Mookie redux

BornToRun

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Hope the Sox get a chance to beat Mookie and the Dodgers in the World Series.

Do not miss Mookie any more than the dozens of other players who've helped the Red Sox win the World Series in my lifetime. Not nostalgic at all about Mookie. Not worried about how great or not great he may be in his Dodgers career. Ultimately him being resigned here was not in the cards. If people can't get over that, maybe they're Mookie fans first, not Red Sox fans.

I just don't get it. It just doesn't matter anymore. He's gone. Turn the page already.

We just witnessed a great playoff series in which the underdog Red Sox came out victorious. I'm feeling pretty happy today about the future and the present of this team.
I have nothing against Mookie but I don’t have the love for him that a lot of other people do. He decided he wasn’t going to sign an extension so we traded him. It sucks, and Mookie leaving stung more than Brady did to be honest because there was so much more he should’ve done here, but that’s how it works sometimes.

I don’t necessarily want to see him fail but I couldn’t give a flying fuck how he does in LA. He got what he wanted and we appear to be doing okay without him.
 

DourDoerr

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Amen. I loved watching Mookie on the Red Sox, and I don't give him a second thought now that he's gone. I'm enjoying the hell out of rooting for this really fun current Red Sox team, and I'm hopeful that someday I'll get to root for Mayer and Yorke and Casas, etc.
Double amen. Fred Lynn gets mentioned a lot when Mookie comes up and it's an apt comparison not just in terms of talent, but also a wanderlust for CA. Growing up, Lynn was one of my favorites - no surprises there as most of the region seemed to favor him - but there was always some background noise about his desire to play in CA. Kind of got used to a low level of unease until the deal to the Angels confirmed that he was never going to play his career in Boston. I don't know if Mookie ever dropped any clues during his early years, but by the end, it seemed he was heading west come hell or high water. It's the biggest reason - not the LT - that I give the Sox a pass on the trade. They couldn't offer the real estate he was set on and the Lynn saga had prepped me decades earlier.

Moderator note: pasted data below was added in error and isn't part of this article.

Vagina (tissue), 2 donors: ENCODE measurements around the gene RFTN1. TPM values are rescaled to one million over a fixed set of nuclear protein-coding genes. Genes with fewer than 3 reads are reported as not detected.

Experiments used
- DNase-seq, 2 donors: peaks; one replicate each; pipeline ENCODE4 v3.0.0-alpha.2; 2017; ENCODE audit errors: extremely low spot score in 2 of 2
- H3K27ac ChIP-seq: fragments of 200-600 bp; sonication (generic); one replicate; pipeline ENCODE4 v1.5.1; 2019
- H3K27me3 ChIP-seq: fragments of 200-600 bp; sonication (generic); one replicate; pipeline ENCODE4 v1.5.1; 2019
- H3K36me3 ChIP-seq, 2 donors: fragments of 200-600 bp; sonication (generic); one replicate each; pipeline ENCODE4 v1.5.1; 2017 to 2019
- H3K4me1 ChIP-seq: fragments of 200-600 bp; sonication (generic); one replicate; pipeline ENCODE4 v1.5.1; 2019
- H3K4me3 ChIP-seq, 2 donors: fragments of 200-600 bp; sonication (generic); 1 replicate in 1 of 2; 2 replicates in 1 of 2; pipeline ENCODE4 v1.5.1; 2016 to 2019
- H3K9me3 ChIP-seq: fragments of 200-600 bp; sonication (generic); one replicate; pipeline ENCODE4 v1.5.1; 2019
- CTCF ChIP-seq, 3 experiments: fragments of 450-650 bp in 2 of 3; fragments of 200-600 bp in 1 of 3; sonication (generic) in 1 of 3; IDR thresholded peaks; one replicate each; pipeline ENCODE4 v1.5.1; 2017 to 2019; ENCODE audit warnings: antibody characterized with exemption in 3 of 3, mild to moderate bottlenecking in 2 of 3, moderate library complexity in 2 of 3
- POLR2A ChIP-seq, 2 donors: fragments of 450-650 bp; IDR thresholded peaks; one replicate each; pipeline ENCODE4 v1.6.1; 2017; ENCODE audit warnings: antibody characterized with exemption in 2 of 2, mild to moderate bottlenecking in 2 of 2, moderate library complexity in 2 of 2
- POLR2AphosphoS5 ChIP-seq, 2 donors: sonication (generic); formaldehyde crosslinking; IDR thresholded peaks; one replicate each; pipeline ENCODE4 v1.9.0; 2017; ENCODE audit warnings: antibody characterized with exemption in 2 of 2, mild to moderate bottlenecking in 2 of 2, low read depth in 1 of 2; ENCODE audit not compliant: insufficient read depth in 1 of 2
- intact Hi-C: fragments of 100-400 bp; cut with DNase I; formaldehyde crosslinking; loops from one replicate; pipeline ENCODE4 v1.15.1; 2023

That said, good luck, thanks for the memories and I'm enjoying Verdugo's current Trot Nixon imitation. Great group of guys with grit jamming out of their pores. And given Devers' continuing approximation of mini-Papi, I would be upset if they traded him any time soon. That guy rakes with ice water in his veins. The untouchable on the roster.
 

Smiling Joe Hesketh

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More seriously, we see here the danger of analysis based on extremely small sample sizes. A player can look like he's struggling horribly and then 1 AB can change the entire picture. David Ortiz was having a horrible 2003 ALDS until Game 4, when one hit meant suddenly he wasn't.
 

tims4wins

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Yep, Mookie had a big game in a spot where his team really needed it. Credit to him. By WPA it was his 7th best ever playoff game.

This goes back to the earlier point about why he wasn't in the Sox pantheon (aside from length of tenure), but 10 of his top 13 playoff games by WPA have come with the Dodgers.
 

lexrageorge

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More seriously, we see here the danger of analysis based on extremely small sample sizes. A player can look like he's struggling horribly and then 1 AB can change the entire picture. David Ortiz was having a horrible 2003 ALDS until Game 4, when one hit meant suddenly he wasn't.
Ortiz also batted 0.091 with a 0.427 OPS in the 2013 ALCS. But nobody who's anybody would say that Ortiz choked in that series. And he followed that up with a 1.948 OPS in the World Series.
 

BaseballJones

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Ortiz' overall playoff numbers are excellent, but not as otherworldly as it *feels* like they are, given how many huge hits he had.

85 g, 369 pa, 51 r, 22 2b, 17 hr, 61 rbi, .289/.404/.543/.947
 

lexrageorge

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Ortiz' overall playoff numbers are excellent, but not as otherworldly as it *feels* like they are, given how many huge hits he had.

85 g, 369 pa, 51 r, 22 2b, 17 hr, 61 rbi, .289/.404/.543/.947
Eerily close to his career slash line of .286/.380/.552/.931. The 32.4 HR/162g is very close to his career rate of 36. The runs scored (97.2) and RBI (116) also compare to his career averages of 95 and 119. Basically, his playoff line is a reflection of his career line, which itself is Hall of Fame worthy no matter what the idiots feel about him being a DH.
 

BaseballJones

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For sure. It's excellent. It just feels like he's been even better than that in the postseason, doesn't it? With the number of signature moments he's had, it just felt like his ops would be 1.000 or something like that.
 

Pitt the Elder

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Ortiz' overall playoff numbers are excellent, but not as otherworldly as it *feels* like they are, given how many huge hits he had.

85 g, 369 pa, 51 r, 22 2b, 17 hr, 61 rbi, .289/.404/.543/.947
This is a really interesting observation and I wanted to compare it against regular-season Ortiz on a per 150 game basis and do the same for Mookie:
45238
Ortiz played 85 playoff games and pretty much put up numbers identical to his regular season stats. He was an excellent player, ergo excellent playoff stats. Mookie has clearly underperformed his regular season stats so far but, given that it's only 44 games so far (roughly half the size of Ortiz), you have to think that he would approach his baseline numbers as his sample size grows. If he strings together a handful of games like he had last night, he can get there pretty quickly.

Edit: Replaced the table with an easier-to-read screen grab from Excel.
 

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Sam Ray Not